Margaret aims to bring in tourists as face of Selkirk’s pop-up shops

Pop-up shop project manager Margaret Sweetnam in Selkirk High Street.
Pop-up shop project manager Margaret Sweetnam in Selkirk High Street.

Margaret Sweetnam has been appointed Selkirk’s pop-up shop project manager.

The Royal Burgh’s Chamber of Trade was awarded nearly £22,000 in January to create about five pop-up shops in the town’s centre and historic closes, in order to help reverse its 30 per cent drop in pedestrian footfall.

A third of the sum (£7,200) funds the part-time project manager for 60 days’ work to see the pop-up shop initiative through until it ends in December. The remainder of the funding, provided by LEADER and the Selkirk Common Good Fund, will help owners renovate empty shops, and promote the businesses which can rent the shops for a day, a week, or a month, without being tied to long-term leases.

Lawrence Robertson, one of the Chamber of Trade’s four-strong selection panel, explained: “Margaret is well known in Selkirk, is very switched on, a good listener, imaginative, and has a good understanding of all the issues. We are confident that she will do great work for the town.”

Mrs Sweetnam, who lives the Royal Burgh with her husband Richard and their children, said: “I’m excited and delighted to be doing something in Selkirk that can make a difference in the town.

“The big challenge will be outreaching to visitors. There are lots of things to attract people here, but, as the Chamber of Trade acknowledged, we don’t seem as successful at keeping them here to spend their money.

“It’s not about being in competition with other businesses that are already here, but enhancing the offer. There are lots of creative people in and around Selkirk who you don’t notice because they don’t have a shopfront. It can be a huge commitment for them to take on a lease for years.”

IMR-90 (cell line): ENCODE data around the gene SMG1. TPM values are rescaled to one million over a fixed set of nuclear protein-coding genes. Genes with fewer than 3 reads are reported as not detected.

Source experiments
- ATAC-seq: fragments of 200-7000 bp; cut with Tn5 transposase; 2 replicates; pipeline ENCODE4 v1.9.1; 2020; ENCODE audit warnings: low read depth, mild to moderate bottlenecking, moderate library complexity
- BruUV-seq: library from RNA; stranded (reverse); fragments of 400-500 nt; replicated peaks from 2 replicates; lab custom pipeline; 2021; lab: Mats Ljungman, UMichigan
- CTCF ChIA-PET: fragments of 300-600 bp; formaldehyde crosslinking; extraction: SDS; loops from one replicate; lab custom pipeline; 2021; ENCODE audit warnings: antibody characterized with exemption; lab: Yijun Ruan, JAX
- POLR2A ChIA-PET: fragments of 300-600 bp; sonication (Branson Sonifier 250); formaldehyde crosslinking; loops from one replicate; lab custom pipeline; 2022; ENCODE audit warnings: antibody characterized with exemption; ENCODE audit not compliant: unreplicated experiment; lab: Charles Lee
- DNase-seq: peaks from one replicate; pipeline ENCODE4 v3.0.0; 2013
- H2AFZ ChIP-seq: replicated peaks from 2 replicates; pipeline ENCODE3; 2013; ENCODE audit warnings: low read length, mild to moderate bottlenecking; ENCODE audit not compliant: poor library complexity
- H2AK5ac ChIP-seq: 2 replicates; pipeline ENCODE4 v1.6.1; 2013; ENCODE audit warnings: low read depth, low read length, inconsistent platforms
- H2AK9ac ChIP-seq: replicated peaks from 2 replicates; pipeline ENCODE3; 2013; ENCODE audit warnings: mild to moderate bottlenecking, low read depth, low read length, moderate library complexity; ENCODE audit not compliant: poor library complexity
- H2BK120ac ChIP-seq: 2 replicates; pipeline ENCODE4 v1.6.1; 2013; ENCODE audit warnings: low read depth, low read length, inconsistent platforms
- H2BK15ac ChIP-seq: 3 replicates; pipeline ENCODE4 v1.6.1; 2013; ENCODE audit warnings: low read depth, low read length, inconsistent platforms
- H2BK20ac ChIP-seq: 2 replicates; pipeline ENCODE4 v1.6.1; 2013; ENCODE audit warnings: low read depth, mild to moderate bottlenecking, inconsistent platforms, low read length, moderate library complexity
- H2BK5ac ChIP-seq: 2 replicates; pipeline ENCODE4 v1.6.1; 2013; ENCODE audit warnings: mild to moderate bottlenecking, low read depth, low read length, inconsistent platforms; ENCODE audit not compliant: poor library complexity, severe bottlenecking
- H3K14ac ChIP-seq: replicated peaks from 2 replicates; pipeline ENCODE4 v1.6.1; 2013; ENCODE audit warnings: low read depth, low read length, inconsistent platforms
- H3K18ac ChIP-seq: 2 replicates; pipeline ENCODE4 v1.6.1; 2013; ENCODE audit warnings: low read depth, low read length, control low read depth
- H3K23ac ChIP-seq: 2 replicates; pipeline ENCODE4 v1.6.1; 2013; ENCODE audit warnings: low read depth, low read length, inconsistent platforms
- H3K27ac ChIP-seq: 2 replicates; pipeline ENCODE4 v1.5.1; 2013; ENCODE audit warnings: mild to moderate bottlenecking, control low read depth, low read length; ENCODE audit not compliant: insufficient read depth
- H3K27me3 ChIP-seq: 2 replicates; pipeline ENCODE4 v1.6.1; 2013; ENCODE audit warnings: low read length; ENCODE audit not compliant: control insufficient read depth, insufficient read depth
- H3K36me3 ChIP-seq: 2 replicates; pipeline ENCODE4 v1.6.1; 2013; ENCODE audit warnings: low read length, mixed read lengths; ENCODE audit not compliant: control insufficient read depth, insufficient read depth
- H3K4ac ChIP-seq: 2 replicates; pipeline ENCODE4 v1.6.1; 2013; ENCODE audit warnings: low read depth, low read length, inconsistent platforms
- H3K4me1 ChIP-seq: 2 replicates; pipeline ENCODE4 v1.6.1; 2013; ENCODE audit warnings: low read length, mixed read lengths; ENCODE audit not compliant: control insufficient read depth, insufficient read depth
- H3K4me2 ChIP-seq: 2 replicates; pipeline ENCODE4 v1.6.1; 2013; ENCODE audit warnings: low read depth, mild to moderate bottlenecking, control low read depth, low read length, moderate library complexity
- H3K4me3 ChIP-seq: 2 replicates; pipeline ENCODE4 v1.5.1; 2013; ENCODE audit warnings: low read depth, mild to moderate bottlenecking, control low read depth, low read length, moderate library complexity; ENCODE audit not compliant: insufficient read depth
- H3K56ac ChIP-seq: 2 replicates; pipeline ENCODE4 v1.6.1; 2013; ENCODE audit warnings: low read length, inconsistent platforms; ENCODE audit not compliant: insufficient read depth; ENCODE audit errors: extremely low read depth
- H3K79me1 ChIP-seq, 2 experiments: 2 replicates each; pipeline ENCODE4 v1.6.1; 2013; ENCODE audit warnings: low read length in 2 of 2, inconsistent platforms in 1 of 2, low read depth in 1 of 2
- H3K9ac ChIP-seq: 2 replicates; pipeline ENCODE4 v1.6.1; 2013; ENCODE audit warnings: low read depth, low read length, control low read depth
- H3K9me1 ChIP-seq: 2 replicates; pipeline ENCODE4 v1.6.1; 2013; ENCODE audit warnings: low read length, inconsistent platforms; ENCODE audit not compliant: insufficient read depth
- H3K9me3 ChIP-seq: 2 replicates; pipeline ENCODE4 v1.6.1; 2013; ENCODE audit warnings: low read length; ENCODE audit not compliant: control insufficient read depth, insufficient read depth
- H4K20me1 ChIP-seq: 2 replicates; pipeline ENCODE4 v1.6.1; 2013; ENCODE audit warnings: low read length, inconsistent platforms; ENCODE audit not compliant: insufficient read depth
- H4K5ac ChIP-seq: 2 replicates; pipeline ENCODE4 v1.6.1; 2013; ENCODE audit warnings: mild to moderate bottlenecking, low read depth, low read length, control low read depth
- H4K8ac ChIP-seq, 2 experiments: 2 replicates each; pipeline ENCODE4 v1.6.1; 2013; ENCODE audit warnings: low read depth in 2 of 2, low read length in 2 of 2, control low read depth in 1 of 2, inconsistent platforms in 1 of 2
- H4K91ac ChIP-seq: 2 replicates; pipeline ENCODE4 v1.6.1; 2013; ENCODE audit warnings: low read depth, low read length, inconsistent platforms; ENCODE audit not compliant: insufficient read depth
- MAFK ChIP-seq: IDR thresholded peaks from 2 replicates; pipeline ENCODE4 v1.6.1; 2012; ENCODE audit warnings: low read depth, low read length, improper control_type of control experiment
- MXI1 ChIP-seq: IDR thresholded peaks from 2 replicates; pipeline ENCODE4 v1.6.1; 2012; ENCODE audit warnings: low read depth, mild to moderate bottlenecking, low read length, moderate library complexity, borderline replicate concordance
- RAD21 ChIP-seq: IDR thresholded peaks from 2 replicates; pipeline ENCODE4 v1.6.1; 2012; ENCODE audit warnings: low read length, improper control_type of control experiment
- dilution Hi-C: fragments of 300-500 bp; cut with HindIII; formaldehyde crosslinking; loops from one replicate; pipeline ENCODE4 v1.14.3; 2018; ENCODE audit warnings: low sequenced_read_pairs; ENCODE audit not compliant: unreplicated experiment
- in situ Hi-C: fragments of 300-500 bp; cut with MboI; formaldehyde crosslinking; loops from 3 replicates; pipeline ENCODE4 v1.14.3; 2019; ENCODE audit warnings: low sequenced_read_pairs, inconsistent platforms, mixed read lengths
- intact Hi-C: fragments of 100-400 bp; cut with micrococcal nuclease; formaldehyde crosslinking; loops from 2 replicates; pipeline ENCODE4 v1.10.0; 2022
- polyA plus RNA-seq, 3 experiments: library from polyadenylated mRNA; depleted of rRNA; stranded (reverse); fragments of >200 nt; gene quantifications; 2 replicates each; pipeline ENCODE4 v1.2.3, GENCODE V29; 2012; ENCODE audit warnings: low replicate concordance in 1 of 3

The former marketing manager for Scotland’s National Museums added: “Marketing will be an important aspect in this job. I’m interested in how you build audiences for things. Selkirk’s High Street faces the same challenges as other towns: it’s tough times, with so much competition.

“Nobody is pretending pop-up shops will be the answer, but I think the Chamber of Trade is being brave and creative trying this.”

Margaret’s first task will be a feasibility study next month to identify businesses, landlords and priorities for the project.

Mrs Sweetnam also chairs Selkirk’s Play Park Project Scheme, which aims to transform the town’s Pringle Park into a £300,000 natural play mecca for local children. The group, which was given Scottish Borders Council planning permission in December, has already raised £50,000, and will hear if its £250,000 lottery funding bid was successful by the end of February.